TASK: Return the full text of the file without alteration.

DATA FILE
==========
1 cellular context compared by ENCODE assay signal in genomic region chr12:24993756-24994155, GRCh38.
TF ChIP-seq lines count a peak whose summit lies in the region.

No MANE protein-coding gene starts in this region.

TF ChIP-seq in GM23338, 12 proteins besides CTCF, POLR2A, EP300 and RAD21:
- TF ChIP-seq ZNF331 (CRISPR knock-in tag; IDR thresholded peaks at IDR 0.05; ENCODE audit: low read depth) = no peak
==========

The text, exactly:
1 cellular context compared by ENCODE assay signal in genomic region chr12:24993756-24994155, GRCh38.
TF ChIP-seq lines count a peak whose summit lies in the region.

No MANE protein-coding gene starts in this region.

TF ChIP-seq in GM23338, 12 proteins besides CTCF, POLR2A, EP300 and RAD21:
- TF ChIP-seq ZNF331 (CRISPR knock-in tag; IDR thresholded peaks at IDR 0.05; ENCODE audit: low read depth) = no peak